What Liverpool’s January Business Says About The Future

Let’s be honest, there are plenty of people that have been overly critical of Liverpool’s transfer business of late. Under Fenway Sports Group, there has been a cautionary approach to the buying of players, with purchases usually having to be funded by player sales. In the past, that has definitely been a negative thing, given that we’ve had to sell our best players in order to bring in others. Even since we sold Philippe Coutinho and effectively replaced him with Virgil van Dijk and Alisson Becker, however, we’ve been much better placed to be sensible with our transfer dealings. Thanks to Jürgen Klopp’s management and the success that we’ve enjoyed under his leadership, we’re no longer a stepping stone club. We’re now a team that others want to play for, which we’ve seen play out in real time this January with the signing of Luis Diaz. He actively waited to see if the Reds were going to get involved instead of signing for Tottenham Hotspur, which is proof positive that are very much a destination rather than a layover.

Indeed, for the Reds, it has now come down to deciding which players we want to keep hold of and which ones we can get off our books for a fee. Rumours of Divock Origi and Takumi Minamino being ‘for sale’ if the right offer comes in isn’t a negative in my eyes. Instead, it is proof that we know we can improve on what we’ve got, which is how you step up a level when you don’t have the riches of a country to play with in the transfer market. Whilst there are plenty of people out there that will criticise FSG for their approach, give me a situation where we’re run in a sensible and sustainable manner any day of the week over one in which we’re being ‘sponsored’ by a company owned by John Henry. The dealings of other clubs are as dodgy as they come and, though it might be naive of me, I’d much rather we approach things in the right manner. As far as I’m concerned, getting unwanted players off our books in order to sign ones that can help us step up our game is exactly how a football club should be run, so I’m delighted by it.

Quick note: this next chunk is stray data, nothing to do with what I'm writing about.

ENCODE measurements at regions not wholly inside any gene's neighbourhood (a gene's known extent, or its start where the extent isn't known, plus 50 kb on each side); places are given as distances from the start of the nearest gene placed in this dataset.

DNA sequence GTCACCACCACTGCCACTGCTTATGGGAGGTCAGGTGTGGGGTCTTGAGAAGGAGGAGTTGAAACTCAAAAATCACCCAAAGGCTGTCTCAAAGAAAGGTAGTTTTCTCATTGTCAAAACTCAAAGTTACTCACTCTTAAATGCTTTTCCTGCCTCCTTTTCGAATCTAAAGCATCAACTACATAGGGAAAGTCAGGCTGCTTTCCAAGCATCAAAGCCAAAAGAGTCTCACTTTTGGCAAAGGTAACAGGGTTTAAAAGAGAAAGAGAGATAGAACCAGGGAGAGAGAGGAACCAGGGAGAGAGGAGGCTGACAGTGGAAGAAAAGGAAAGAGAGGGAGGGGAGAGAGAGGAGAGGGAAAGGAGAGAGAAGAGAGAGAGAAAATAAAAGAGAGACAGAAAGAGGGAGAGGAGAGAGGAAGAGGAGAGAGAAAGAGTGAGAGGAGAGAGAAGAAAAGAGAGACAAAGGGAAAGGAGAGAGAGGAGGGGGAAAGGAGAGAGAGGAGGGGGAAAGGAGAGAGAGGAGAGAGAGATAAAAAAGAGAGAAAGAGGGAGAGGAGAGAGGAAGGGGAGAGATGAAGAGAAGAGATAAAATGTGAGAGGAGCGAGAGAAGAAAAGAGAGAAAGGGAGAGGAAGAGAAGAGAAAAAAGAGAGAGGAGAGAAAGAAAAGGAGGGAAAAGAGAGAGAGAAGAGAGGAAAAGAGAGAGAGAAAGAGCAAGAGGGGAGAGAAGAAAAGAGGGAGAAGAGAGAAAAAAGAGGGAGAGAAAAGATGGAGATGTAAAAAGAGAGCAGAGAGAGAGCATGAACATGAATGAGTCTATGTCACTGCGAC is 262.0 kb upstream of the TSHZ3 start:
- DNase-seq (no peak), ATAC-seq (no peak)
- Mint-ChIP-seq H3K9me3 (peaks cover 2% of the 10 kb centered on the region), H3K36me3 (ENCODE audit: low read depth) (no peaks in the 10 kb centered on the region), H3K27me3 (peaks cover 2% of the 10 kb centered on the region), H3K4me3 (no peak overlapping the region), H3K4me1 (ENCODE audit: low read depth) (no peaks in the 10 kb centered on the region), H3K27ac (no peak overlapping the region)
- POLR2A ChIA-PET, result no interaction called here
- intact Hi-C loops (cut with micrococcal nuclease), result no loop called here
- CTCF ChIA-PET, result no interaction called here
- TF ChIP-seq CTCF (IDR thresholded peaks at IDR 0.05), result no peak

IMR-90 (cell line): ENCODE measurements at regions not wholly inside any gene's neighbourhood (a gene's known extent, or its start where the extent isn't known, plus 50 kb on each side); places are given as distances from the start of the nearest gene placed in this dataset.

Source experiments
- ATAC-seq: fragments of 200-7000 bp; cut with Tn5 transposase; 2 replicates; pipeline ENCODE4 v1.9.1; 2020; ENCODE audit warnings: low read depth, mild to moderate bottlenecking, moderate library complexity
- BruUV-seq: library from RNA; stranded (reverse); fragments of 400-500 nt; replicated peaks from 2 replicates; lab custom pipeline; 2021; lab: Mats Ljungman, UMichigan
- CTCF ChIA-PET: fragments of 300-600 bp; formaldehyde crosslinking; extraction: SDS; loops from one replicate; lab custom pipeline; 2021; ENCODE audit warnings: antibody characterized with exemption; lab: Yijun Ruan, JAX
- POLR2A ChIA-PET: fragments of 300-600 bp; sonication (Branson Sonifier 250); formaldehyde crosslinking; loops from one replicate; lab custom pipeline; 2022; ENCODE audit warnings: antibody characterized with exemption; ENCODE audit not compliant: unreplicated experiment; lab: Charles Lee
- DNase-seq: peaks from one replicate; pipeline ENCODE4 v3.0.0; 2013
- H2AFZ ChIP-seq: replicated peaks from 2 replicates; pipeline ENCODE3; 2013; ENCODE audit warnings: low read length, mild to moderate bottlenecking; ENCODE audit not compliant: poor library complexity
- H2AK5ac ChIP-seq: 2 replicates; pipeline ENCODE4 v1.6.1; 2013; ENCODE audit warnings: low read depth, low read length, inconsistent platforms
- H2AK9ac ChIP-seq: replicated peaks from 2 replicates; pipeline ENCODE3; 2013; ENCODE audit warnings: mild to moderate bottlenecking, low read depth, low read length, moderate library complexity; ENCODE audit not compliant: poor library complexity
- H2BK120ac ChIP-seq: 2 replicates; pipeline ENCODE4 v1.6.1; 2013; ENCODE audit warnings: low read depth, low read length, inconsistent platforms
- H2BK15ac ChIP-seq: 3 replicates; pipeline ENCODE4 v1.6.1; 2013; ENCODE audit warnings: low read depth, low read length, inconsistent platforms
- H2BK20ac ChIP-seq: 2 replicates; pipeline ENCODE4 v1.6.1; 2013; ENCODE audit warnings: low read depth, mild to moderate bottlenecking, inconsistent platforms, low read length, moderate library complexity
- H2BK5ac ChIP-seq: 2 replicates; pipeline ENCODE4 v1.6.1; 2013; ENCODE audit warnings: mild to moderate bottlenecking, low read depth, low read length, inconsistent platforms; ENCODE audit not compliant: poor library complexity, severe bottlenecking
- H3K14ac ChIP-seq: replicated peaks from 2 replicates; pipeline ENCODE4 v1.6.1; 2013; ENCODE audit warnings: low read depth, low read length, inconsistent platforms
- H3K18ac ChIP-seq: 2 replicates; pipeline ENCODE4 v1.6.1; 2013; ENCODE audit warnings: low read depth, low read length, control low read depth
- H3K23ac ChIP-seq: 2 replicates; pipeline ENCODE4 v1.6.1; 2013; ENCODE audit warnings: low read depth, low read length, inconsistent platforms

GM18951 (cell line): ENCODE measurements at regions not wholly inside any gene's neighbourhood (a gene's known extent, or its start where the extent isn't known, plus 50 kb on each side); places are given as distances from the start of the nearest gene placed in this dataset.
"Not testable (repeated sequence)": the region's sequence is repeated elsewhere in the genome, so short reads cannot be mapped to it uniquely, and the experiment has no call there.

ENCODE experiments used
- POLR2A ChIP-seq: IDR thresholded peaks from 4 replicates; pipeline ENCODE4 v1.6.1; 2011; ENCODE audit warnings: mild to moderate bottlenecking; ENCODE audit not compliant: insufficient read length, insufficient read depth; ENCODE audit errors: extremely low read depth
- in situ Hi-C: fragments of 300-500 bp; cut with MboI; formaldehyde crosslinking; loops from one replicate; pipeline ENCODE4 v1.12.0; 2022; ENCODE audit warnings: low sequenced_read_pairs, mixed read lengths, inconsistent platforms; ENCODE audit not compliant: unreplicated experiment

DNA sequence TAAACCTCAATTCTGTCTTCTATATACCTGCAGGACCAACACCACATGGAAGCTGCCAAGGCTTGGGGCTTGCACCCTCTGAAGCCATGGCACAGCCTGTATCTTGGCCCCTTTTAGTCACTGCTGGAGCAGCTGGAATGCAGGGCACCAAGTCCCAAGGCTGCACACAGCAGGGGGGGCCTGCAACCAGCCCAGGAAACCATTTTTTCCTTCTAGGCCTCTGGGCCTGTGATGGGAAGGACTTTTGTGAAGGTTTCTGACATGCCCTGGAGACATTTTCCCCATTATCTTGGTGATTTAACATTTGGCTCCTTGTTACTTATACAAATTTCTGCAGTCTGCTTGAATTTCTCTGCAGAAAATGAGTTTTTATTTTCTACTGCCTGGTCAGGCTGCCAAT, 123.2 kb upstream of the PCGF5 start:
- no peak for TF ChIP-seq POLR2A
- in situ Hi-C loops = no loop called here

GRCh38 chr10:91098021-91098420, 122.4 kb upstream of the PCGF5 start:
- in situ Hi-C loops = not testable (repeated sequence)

We’re Looking To Win Right Now

I will confess early doors here that my knowledge of Luis Diaz is limited. The Colombian forward isn’t someone I’ve seen a huge amount of, barring the performances he put in for Porto when we played them in the Champions League. Even then I wasn’t really looking out for him, but people that I trust the judgement of on social media are delighted by his signing. It is, they say, a sign that the Reds are looking to win in the here and now. As things currently stand, we’re alive and competing in four different competitions. Whilst winning the Premier League is extremely unlikely at this stage, we’re in the final of the League Cup and have to fancy our chances of making it past Cardiff in the FA Cup. We will also be favourites to get past Inter Milan in the Champions League. By bolstering our attacking ranks, we’ve ensured that the manager has choices and options depending on the opposition and their weaknesses, allowing him to pick from Diaz, Sadio Mané, Roberto Firmino, Mo Salah and Diogo Jota.